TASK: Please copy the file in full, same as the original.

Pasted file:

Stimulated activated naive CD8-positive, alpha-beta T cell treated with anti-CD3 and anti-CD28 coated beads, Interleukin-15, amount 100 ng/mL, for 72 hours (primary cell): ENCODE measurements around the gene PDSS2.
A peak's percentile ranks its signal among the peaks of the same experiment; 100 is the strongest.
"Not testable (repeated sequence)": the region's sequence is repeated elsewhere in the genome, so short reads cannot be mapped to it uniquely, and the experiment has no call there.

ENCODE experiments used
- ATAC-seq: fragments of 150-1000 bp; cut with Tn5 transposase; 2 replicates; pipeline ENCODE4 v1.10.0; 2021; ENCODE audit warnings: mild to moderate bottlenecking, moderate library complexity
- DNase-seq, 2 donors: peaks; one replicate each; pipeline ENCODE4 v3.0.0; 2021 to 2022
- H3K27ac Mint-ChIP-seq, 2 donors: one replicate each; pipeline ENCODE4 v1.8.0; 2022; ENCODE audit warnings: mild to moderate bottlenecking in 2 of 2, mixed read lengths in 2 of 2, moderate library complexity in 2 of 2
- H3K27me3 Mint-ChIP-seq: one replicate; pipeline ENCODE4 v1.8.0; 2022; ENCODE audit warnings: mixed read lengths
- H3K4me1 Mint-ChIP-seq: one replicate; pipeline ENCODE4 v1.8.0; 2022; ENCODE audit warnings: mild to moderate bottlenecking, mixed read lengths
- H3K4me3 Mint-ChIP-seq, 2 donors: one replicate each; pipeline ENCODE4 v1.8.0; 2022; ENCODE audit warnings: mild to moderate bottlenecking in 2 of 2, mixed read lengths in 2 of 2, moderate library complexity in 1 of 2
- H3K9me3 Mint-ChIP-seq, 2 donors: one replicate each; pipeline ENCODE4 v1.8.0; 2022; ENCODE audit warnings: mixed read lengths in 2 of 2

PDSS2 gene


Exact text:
Stimulated activated naive CD8-positive, alpha-beta T cell treated with anti-CD3 and anti-CD28 coated beads, Interleukin-15, amount 100 ng/mL, for 72 hours (primary cell): ENCODE measurements around the gene PDSS2.
A peak's percentile ranks its signal among the peaks of the same experiment; 100 is the strongest.
"Not testable (repeated sequence)": the region's sequence is repeated elsewhere in the genome, so short reads cannot be mapped to it uniquely, and the experiment has no call there.

ENCODE experiments used
- ATAC-seq: fragments of 150-1000 bp; cut with Tn5 transposase; 2 replicates; pipeline ENCODE4 v1.10.0; 2021; ENCODE audit warnings: mild to moderate bottlenecking, moderate library complexity
- DNase-seq, 2 donors: peaks; one replicate each; pipeline ENCODE4 v3.0.0; 2021 to 2022
- H3K27ac Mint-ChIP-seq, 2 donors: one replicate each; pipeline ENCODE4 v1.8.0; 2022; ENCODE audit warnings: mild to moderate bottlenecking in 2 of 2, mixed read lengths in 2 of 2, moderate library complexity in 2 of 2
- H3K27me3 Mint-ChIP-seq: one replicate; pipeline ENCODE4 v1.8.0; 2022; ENCODE audit warnings: mixed read lengths
- H3K4me1 Mint-ChIP-seq: one replicate; pipeline ENCODE4 v1.8.0; 2022; ENCODE audit warnings: mild to moderate bottlenecking, mixed read lengths
- H3K4me3 Mint-ChIP-seq, 2 donors: one replicate each; pipeline ENCODE4 v1.8.0; 2022; ENCODE audit warnings: mild to moderate bottlenecking in 2 of 2, mixed read lengths in 2 of 2, moderate library complexity in 1 of 2
- H3K9me3 Mint-ChIP-seq, 2 donors: one replicate each; pipeline ENCODE4 v1.8.0; 2022; ENCODE audit warnings: mixed read lengths in 2 of 2

PDSS2 gene